From Hampton Court, they made their way to Whitehall, King Charles´s palace west of London. The royal procession by water from Hampton Court to Whitehall in August 1662 was the biggest royal procession on the Thames until the Jubilee celebration of Queen Elizabeth II in 2012. The diarist Samuel Pepys witnessed the procession from the roof of Inigo Jones´s Banqueting House at Whitehall. Such was the mass of vessels crowded on the River Thames that it appeared to be boarded over. Pepys estimated that there were a thousand barges and boats, I think, for we could see no water for them. He was unable to see the King and the new Queen and glutted himself instead with ogling at the King´s current mistress, the voluptuous Barbara Palmer (née Villiers), Countess of Castlemaine.
John Evelyn did manage to see the royal couple and described the procession: His Majesty and the Queen came in an antique-shaped open vessel, covered with a …canopy of cloth of gold, made in the form of a cupola, supported by high Corinthian pillars, wreathed with flowers, festoons and garlands. Plumes of ostrich feathers rose from the corners of the canopy and crowned the centre, and a heavy gold fringe hung from its edges. At Chelsea, the King and Queen were met by the dignitaries of the City of London. First the Lord Mayor and Aldermen, the size of whose barge dwarfed the King´s own, and then the barges of the great city Livery Companies or Guilds, the effective government of the capital city. There were entertainments and Evelyn declared it to be the most magnificent triumph that ever floated on the Thames.
It was however Barbara Palmer who stole the show, even as a spectator. In fashionable dishabille,in front of her husband she dandled the king´s bastard on her knee; rushed to the aid of an injured child; chatted up a handsome young man, and begged his hat to protect her magnificent hair against the rising wind. Pepys drooled in his diary, Methought it became her mightily, as everything else do.
Queen Catherine´s life in England
In the Restoration court of England, women´s clothes were as loose as many of their sexual morals, and Catherine found that over time her own tastes in clothing were influenced. By 1663 she was already taking advantage of the more relaxed style of English dress, in spite of the fact that her mother had warned her to resist such depravity.
Catherine was naturally very upset at her royal husband´s continuing affairs, but found that in an alien country, of an alien religion, and without friends she could not alter his behaviour. She had to endure what she could not cure. The Queen conceived at least four times, but also miscarried four times. It is possible that her miscarriages were induced by the stress and upset caused by Charles´s public infidelities. She was forced by the King to accept as Lady of the Bedchamber his mistress, Barbara Palmer, Lady Castlemaine. Stunningly beautiful, Barbara was notoriously spendthrift and bad-tempered. But she was also fertile and bore six children, at least five of whom were fathered by the King. Other royal mistresses included Louise de Kéroualle, Nell Gwynn and Moll Davies. The complete list is much longer, and it is impossible to be definitive about it, since many of the King´s affairs were brief and transient. His personal valet William Chiffinch personally conducted his ladies up the secret stair to his chamber. It is not known to what extent Chiffinch was the King´s procurer.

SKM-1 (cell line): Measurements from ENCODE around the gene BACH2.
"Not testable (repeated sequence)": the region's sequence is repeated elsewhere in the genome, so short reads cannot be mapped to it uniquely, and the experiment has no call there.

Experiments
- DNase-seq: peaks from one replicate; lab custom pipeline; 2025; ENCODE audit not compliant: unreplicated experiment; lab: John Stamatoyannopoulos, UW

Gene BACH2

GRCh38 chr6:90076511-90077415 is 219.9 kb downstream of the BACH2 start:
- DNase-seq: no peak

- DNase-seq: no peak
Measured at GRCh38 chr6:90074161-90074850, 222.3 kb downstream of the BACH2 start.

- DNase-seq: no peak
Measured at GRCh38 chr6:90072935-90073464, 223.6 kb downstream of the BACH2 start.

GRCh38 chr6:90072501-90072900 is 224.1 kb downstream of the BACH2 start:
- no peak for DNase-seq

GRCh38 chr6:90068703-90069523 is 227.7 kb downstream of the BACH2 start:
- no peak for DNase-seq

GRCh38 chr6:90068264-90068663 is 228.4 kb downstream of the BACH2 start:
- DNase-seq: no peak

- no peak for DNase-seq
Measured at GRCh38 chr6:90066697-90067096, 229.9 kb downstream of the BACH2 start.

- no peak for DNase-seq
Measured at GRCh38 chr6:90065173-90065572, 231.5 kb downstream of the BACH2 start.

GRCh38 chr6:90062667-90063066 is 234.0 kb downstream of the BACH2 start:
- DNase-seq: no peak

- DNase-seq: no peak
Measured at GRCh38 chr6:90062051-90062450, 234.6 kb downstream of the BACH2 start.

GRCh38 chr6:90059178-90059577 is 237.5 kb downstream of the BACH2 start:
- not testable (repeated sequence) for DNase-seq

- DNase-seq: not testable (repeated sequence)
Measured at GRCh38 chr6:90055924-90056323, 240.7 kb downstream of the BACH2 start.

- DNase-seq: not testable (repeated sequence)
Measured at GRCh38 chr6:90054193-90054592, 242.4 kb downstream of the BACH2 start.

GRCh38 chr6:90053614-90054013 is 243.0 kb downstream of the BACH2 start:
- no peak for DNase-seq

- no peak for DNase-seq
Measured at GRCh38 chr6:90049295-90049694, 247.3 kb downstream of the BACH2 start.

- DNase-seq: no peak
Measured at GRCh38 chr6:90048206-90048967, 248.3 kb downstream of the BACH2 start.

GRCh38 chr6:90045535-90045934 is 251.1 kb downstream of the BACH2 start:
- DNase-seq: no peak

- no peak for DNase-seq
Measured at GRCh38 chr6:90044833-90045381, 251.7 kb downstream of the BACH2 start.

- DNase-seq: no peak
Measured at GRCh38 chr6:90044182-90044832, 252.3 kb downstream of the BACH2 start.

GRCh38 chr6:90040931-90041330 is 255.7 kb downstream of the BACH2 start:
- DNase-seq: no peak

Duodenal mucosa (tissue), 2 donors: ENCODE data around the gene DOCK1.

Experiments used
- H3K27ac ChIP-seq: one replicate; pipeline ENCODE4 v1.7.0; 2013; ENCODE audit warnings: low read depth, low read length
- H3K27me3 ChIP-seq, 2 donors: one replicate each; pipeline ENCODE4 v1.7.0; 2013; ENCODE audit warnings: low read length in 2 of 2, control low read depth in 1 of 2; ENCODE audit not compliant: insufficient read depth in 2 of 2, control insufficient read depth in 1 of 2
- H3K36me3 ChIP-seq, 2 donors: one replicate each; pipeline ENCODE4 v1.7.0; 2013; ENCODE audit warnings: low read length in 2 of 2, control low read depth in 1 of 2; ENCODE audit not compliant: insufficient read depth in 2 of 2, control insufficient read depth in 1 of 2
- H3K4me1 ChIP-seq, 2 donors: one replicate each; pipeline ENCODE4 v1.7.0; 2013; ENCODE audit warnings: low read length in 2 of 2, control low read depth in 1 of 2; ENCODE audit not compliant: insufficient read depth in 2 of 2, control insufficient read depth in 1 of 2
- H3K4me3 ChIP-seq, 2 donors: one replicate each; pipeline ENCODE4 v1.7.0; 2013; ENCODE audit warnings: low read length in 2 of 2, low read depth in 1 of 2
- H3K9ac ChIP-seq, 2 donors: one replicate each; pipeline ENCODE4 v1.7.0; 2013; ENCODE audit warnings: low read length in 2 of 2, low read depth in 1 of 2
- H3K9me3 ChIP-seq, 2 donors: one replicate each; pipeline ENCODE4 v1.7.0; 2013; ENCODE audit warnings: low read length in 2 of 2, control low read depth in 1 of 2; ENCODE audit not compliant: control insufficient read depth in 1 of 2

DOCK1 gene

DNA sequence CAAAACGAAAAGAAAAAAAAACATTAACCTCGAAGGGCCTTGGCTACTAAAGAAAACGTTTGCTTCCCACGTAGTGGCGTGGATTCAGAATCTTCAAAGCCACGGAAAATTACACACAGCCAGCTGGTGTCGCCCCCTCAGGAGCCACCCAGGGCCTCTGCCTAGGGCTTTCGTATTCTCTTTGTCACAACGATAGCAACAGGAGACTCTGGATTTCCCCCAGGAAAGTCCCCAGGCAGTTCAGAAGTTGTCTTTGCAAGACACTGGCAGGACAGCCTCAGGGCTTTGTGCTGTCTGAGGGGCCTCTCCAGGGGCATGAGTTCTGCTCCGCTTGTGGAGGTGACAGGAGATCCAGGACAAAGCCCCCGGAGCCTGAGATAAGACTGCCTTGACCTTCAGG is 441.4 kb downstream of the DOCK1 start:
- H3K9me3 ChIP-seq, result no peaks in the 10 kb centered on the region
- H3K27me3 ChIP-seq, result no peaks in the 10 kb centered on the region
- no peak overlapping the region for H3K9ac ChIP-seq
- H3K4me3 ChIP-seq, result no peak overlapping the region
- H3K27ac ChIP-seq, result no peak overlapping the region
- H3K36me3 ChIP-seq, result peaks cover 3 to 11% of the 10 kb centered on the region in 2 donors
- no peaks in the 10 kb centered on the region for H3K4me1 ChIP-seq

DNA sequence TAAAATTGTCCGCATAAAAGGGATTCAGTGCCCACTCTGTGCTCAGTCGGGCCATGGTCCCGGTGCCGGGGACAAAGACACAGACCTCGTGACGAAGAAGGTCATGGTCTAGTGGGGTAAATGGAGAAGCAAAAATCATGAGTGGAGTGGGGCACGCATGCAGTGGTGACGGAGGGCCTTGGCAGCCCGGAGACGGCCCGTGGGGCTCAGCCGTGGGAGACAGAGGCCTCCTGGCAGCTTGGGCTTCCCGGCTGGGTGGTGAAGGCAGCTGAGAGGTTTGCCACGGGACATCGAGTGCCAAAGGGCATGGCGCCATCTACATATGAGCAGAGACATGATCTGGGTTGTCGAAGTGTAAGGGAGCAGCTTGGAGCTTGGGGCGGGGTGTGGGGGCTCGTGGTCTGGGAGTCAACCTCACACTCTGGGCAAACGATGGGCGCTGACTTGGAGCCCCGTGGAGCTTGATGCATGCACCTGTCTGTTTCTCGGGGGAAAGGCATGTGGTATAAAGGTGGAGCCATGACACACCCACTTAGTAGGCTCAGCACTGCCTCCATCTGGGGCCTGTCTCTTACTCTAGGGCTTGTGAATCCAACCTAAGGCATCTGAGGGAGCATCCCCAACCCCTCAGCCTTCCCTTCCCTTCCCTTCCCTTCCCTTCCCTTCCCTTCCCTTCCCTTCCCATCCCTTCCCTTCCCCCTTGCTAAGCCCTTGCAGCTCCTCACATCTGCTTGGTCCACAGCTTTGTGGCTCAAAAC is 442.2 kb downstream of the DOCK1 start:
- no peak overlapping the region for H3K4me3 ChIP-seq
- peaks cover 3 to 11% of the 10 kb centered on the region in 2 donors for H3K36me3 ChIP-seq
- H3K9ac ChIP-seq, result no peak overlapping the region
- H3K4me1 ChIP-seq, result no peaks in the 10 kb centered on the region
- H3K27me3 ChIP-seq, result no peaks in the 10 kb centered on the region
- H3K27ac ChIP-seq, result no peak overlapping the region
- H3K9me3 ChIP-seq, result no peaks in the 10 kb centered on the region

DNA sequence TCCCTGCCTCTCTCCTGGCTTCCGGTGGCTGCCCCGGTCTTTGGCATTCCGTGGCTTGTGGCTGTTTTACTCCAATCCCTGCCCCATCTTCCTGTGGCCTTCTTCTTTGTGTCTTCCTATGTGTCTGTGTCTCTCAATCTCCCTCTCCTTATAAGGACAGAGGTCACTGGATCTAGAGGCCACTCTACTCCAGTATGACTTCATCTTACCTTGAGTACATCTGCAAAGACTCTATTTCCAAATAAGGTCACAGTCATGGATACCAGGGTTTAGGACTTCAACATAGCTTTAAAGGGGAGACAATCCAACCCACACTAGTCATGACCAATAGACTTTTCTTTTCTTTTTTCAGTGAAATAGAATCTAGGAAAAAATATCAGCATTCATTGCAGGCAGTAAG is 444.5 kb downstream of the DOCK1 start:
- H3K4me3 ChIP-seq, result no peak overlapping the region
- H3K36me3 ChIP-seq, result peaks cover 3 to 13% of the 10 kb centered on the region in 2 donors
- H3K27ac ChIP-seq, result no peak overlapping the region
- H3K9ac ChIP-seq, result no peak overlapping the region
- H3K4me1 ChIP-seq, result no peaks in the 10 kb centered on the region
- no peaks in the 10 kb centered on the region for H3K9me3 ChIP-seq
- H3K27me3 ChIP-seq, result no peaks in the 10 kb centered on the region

Urged on numerous occasions to divorce Queen Catherine because of her infertility, Charles always refused. He was pressed also to acknowledge that he had been married to Lucy Walters, his first mistress and mother of his oldest bastard, James, Duke of Monmouth, who must therefore be his legitimate heir. Charles was forced to declare in Parliament that he had ever had only one wife, who was the present Queen.
Queen Catherine is reputed to have introduced to England the custom of taking afternoon tea; the use of forks at table; the word marmalade; and tangerines from Tangier made their appearance. Queen Catherine was also the sponsor of Italian and Portuguese music in England, including Montiverdi (d 1643), and the music of the English Henry Purcell (rhymes with Persil)(1659-1695).
It is believed that the present New York borough of Queen´s was named after Queen Catherine when it was founded as a county in 1683. Another of the twelve counties was King´s County (now Brooklyn) named after her husband the King. Queen Catherine was the queen who gave her name to the Tangier Regiment, which was posted to hold Tangier on behalf of Charles II; this regiment held the town 1662-1684 and on its return to England became known as The Queen´s Regiment. On the death of King Charles II, it was renamed The Queen Dowager´s Regiment. Later on known as the Queen´s Royal Surrey Regiment, it is now a part of The Princess of Wales´ Royal Regiment.